Sudden Floods.—John Allen's Sufferings.—Hans and the Author enter into Partnership.—Young Grass injurious to Cattle.—Depart from Walfisch Bay.—Attractive Scenery.—Troops of Lions.—Extraordinary Proceedings of Kites.—Flight of Butterflies.—Attachment of Animals to one another.—Arrival at Richterfeldt; at Barmen.—Hans's narrow Escape.—Self-possession.—Heavy Rains.—Runaway Ox; he tosses the Author.—Depart from Barmen.—Difficulty of crossing Rivers.—Encounter great numbers of Oryxes.
We were now in the depth of the rainy season. Rain, as already said, rarely falls in the neighborhood of Walfisch Bay; but the gathering of heavy clouds in the eastern horizon every afternoon, and vivid flashes of lightning accompanied by distant thunder, clearly indicated that the interior of the country had been flooded. We had soon a proof of this in the sudden appearance of the long-dormant Kuisip River, which, now swollen to an unusual height, overflowed its banks, and threatened destruction to every thing that opposed its course.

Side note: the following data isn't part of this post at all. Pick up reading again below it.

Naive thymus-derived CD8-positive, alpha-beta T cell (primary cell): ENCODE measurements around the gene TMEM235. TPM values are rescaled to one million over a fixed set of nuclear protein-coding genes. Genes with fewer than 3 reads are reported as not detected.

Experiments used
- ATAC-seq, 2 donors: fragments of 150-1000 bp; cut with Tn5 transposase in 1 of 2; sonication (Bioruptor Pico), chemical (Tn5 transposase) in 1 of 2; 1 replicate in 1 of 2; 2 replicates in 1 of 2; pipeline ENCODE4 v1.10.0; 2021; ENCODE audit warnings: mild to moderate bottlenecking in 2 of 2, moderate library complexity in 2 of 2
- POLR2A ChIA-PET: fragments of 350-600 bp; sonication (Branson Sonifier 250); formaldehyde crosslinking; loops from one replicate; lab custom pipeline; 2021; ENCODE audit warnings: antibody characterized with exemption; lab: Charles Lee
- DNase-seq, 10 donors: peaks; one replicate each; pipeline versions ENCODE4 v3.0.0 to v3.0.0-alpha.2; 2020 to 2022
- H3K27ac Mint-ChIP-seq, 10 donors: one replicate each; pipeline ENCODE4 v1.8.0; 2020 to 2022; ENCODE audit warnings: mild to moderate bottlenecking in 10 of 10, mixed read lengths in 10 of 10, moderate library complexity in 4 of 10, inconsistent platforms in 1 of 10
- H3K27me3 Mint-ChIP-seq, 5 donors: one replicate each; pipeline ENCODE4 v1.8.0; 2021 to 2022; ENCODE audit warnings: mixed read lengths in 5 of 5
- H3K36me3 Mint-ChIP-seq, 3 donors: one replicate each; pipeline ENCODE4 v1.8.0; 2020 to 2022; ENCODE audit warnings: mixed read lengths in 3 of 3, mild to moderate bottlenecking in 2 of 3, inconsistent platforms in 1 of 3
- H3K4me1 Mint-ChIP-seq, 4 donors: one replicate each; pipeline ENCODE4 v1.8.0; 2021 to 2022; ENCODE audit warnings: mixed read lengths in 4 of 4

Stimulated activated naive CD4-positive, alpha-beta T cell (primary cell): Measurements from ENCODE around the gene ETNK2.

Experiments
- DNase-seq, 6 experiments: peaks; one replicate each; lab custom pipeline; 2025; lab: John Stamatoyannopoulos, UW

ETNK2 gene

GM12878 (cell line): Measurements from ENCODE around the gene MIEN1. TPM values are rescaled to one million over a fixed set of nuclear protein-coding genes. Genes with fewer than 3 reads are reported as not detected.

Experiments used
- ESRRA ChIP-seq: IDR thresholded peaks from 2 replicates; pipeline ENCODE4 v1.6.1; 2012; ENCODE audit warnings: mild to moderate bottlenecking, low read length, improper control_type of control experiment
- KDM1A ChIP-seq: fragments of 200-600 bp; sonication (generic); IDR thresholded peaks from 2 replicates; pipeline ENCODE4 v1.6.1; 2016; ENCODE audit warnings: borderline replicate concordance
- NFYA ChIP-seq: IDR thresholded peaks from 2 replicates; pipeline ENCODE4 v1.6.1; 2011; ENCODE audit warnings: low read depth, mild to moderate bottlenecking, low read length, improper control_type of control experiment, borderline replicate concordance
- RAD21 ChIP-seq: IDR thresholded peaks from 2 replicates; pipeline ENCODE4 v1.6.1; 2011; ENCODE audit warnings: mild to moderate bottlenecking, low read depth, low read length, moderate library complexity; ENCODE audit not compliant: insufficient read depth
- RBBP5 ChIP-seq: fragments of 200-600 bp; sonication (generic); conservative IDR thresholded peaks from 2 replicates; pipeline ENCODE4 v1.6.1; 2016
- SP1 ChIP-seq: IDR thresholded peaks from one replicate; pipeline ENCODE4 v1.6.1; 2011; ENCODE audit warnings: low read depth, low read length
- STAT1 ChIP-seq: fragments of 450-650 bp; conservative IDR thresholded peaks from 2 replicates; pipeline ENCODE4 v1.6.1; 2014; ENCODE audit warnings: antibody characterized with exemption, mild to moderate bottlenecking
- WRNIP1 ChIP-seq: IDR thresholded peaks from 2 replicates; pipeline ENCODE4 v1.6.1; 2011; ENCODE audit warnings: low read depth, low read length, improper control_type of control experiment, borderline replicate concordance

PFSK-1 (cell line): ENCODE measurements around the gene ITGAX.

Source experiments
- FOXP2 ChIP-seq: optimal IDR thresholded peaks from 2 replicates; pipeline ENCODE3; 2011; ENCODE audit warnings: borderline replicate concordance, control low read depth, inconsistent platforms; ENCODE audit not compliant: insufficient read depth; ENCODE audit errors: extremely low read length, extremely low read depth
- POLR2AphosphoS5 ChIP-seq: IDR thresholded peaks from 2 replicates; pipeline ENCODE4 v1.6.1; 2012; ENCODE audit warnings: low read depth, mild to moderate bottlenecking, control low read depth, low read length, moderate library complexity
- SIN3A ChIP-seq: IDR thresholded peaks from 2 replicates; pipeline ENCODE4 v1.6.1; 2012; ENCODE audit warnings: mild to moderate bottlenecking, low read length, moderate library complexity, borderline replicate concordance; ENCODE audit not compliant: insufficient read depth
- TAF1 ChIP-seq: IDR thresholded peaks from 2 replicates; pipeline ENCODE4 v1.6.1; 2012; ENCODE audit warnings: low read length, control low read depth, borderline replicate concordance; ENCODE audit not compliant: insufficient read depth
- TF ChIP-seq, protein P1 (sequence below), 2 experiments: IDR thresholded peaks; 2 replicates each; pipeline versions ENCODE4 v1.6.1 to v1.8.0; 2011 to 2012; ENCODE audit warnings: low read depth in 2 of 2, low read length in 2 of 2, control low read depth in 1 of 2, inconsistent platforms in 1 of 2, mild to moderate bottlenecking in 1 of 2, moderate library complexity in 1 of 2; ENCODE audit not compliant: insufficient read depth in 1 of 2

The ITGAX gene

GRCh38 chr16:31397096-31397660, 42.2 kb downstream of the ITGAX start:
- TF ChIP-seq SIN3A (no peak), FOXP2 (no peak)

This overflow was equally great in the Swakop, in the lower course of which our cattle were stationed under the charge of John Allen. One fine morning, and without the least previous notice, down came the torrent, and cut him off from the greater number of the animals, which were grazing on the opposite bank. He was an expert swimmer, however, and, boldly plunging into the swollen stream, with difficulty and danger succeeded in crossing. But no sooner had he gained the bank than the river rushed forward with tenfold velocity, and effectually separated him from the camp. Two days and a night elapsed before the water had sufficiently subsided to enable him to return. The sufferings of the poor lad meanwhile must have been very trying, for he was in a